guide_height  = temp_height / new_ar
else: # If old and new aspect ratios are same
    guide_width  = temp_height
    guide_height  = temp_width


  • Perspective Projection
  • Focal Length changes
  • Sensor Size changes
  • Film offset changes
  • Render resolution changes
  • Position Z changes

Updated 06/11/2021
> Added text fields to see guides width and height values in pixels
> Added two buttons to get current aspect ratio and crop current resolution based on guides resolution

Updated 13/10/2022
> Updated version with scaling parameter

Included in AR_Scripts!

ar_aspect_ratio_guide.c4d v1.1.1 (2023.1.2)

Asset, Cinema 4D, Python, Tag

This is nothing special, just an old Python Generator asset practice that I found lying around. Its only purpose is to show index numbers. Mainly created to show polygon object’s polygon, edge, and point numbers. Because sometimes you have to know the specific index number and instead of searching it in ‘Structure’ tab this is faster. Under the hood this Python Generator is just a basic matrix object with Display mode turned to ‘Index’.


  • Polygon objects
  • Splines objects
  • Some MoGraph objects, like matrix and cloner

Updated 02/04/2022
> Fixed generator handling

ar_generator_index.c4d v1.0.1 (2023.1.2)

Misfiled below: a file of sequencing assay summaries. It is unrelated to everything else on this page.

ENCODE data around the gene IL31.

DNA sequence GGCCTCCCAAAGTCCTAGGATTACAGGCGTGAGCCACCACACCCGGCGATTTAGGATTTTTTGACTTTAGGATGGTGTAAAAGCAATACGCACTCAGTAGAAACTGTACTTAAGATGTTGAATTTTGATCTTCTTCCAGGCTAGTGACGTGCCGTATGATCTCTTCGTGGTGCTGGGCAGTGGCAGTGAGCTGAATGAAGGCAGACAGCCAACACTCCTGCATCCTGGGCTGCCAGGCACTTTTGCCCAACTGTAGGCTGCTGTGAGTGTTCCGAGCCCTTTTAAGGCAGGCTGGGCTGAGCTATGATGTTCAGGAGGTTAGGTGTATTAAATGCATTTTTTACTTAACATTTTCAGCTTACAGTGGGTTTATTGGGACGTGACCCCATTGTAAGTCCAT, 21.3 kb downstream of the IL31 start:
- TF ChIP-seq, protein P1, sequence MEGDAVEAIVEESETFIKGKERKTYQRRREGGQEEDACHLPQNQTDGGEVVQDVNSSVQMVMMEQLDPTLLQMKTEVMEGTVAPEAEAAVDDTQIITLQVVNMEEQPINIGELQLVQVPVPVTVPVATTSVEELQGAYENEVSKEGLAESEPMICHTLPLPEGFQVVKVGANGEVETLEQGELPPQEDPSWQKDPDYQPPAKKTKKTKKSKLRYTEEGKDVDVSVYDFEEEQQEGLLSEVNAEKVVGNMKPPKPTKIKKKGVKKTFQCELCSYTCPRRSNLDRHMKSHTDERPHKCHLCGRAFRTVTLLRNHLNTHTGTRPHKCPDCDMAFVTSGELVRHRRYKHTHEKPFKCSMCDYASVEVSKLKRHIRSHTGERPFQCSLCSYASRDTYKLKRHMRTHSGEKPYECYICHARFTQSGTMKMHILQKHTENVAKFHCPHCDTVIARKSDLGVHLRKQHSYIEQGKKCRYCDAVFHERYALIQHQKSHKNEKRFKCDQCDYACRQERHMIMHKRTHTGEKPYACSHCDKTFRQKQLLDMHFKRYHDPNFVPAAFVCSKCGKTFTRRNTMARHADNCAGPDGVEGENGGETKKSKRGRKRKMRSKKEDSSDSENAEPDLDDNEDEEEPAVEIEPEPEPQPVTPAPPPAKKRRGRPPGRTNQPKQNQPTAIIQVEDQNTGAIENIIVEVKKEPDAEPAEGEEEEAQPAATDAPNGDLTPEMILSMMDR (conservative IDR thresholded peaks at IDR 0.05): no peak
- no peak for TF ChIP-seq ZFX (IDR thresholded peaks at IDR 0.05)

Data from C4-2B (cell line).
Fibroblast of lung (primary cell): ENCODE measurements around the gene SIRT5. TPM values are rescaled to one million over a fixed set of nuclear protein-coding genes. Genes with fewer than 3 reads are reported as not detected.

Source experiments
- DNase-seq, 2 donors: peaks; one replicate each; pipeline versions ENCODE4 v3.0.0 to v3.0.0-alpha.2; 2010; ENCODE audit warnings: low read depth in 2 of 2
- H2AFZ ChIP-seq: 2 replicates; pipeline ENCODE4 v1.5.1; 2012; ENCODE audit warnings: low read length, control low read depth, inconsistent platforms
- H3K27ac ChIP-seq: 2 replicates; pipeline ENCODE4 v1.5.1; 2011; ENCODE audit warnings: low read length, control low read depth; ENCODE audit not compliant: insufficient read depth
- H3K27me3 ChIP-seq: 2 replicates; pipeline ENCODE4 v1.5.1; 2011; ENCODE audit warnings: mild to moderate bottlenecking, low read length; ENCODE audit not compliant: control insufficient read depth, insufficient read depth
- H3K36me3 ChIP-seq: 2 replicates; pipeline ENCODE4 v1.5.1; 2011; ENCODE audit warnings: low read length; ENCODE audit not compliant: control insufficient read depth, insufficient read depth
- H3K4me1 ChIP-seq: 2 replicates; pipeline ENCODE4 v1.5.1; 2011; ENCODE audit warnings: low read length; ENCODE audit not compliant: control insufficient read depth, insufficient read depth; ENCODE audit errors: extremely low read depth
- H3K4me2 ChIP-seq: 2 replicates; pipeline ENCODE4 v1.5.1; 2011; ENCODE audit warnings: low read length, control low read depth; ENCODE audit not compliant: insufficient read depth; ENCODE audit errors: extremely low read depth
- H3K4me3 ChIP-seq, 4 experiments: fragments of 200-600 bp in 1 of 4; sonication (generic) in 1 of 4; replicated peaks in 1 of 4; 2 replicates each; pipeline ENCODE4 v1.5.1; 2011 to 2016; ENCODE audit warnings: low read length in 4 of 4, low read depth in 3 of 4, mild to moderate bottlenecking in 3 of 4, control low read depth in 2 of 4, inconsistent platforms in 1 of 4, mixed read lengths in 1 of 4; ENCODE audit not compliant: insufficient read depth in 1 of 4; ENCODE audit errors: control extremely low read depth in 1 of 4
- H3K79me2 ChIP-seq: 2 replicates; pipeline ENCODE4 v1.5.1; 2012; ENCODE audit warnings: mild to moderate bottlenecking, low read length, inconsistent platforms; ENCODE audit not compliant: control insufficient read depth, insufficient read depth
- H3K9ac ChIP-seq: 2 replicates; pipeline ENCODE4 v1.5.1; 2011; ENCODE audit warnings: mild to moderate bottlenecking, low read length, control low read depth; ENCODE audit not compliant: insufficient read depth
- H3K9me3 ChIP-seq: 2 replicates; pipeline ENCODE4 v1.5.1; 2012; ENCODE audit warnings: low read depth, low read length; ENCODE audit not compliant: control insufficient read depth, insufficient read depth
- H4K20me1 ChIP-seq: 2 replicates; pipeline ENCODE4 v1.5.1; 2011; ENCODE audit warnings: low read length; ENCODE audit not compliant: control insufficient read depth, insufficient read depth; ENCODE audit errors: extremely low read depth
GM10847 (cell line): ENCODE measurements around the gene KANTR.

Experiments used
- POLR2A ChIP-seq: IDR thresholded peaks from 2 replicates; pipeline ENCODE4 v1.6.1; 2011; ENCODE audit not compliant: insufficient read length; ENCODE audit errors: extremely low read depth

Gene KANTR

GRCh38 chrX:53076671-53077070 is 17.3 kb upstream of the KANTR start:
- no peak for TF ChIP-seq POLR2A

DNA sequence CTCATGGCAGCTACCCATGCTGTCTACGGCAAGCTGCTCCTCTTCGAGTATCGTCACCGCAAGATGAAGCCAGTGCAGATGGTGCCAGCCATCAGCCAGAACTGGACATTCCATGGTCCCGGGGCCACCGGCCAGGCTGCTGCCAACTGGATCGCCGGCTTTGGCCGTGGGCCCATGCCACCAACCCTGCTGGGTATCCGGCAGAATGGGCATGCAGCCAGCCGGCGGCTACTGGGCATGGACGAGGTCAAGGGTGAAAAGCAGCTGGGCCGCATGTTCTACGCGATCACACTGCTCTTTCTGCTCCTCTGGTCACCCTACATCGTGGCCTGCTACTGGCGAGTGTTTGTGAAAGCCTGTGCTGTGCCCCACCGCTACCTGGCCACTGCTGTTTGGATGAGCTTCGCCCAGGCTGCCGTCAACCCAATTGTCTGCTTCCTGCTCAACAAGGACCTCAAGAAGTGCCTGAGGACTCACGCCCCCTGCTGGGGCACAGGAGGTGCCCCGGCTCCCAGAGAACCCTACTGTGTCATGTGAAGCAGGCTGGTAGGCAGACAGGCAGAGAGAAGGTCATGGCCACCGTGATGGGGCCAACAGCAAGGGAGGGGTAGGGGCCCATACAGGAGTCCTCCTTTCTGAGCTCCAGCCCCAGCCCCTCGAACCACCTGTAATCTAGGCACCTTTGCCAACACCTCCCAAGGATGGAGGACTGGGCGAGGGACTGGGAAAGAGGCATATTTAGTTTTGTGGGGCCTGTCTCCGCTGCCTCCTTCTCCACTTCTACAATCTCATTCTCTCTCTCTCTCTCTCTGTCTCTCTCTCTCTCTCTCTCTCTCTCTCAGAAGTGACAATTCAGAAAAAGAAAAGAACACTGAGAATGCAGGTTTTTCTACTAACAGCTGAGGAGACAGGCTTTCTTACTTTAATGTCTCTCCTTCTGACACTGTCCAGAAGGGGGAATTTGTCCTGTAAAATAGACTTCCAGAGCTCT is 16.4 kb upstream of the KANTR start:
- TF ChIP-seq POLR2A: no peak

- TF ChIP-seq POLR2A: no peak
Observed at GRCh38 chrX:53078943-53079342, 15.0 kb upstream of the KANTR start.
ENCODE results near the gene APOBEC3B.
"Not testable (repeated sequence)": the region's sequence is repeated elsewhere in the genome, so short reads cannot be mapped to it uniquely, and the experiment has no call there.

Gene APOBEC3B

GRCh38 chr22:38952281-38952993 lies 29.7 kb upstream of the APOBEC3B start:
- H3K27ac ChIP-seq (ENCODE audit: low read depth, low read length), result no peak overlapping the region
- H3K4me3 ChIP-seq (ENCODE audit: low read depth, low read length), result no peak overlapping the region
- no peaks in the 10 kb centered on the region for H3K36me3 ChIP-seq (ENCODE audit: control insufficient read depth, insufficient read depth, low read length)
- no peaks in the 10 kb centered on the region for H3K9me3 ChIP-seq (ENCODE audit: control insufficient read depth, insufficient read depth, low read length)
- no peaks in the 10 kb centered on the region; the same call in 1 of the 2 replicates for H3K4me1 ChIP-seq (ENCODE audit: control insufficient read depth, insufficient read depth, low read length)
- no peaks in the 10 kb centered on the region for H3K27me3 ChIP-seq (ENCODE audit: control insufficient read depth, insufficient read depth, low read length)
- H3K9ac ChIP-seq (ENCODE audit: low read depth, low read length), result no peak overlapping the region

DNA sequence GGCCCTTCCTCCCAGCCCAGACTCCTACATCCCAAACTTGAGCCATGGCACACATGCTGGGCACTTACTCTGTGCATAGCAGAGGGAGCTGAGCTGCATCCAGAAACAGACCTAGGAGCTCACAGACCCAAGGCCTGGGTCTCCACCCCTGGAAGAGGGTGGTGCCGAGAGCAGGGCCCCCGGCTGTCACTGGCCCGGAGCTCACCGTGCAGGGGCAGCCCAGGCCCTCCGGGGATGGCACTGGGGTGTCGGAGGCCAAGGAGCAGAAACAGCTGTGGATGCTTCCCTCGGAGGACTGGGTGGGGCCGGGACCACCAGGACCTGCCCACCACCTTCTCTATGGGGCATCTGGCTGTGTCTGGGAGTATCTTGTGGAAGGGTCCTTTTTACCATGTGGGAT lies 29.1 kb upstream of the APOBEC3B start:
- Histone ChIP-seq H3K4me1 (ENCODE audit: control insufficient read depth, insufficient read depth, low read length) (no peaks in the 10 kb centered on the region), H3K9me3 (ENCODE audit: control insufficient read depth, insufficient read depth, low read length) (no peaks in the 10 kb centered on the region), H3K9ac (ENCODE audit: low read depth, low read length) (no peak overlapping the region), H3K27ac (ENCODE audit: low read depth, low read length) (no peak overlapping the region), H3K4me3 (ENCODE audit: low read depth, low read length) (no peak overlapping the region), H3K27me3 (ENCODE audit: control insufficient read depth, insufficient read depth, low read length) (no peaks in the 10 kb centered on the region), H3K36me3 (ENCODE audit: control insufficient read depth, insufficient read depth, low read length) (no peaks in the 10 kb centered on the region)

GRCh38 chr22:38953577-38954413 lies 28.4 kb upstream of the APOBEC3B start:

Asset, Cinema 4D, Generator, Python

Creating custom render tokens for Cinema 4D is very simple with Python. First you want to loop through tokens and check that there is no duplicates.

if __name__=="__main__":
    for registeredToken in c4d.modules.tokensystem.GetAllTokenEntries():
        if registeredToken.get("_token") in ["my_token"]:

Next you register your custom token with following command:

c4d.plugins.RegisterToken("my_token", "Comment", "Example value", MyFunction)

Last but not least you need the function that returns some kind of string that the token outputs:

def MyFunction(data):
    return "myString" # Replace this with your more advanced script

Here is my collection of custom tokens that might be useful.

Tokens included:

  • Date Year Full (2021) – Token: $YYYY
  • Date Year Short (21) – Token: $YY
  • Date Month (01) – Token: $MM
  • Date Day (16) – Token: $DD
  • Date Hour (18) – Token: $hh
  • Date Minute (42) – Token: $mm
  • Date Second (10) – Token: $ss
  • PC Name (String) – Token: $pcname
  • Username (String) – Token: $pcuser
  • Render Engine (Redshift) – Token: $renderer
  • Project version – Token: $ver (Parses version number of the project name)
  • Object Name – Token: $objname (Returns name of the first object in the object manager)

N.B. Many of these tokens are now already included in newer Cinema 4D versions! When using custom tokens beaware that you are not trying to overwrite existing tokens.

Updated 02/09/2021
> Added two new tokens
> Fixed render engine name token

Place the folder in the zip file to Cinema 4D’s plug-in folder.

Cinema 4D, Plug-in, Python

This is a very handy plug-in for Cinema 4D. It helps exporting Redshift Proxy files different ways. It works like the default Redshift Proxy File Exporter but this plug-in gives some additional features.

Extra features:

  • Export all or selected objects to separate files
  • Option to create folders for objects
  • Open export folder in explorer while exporting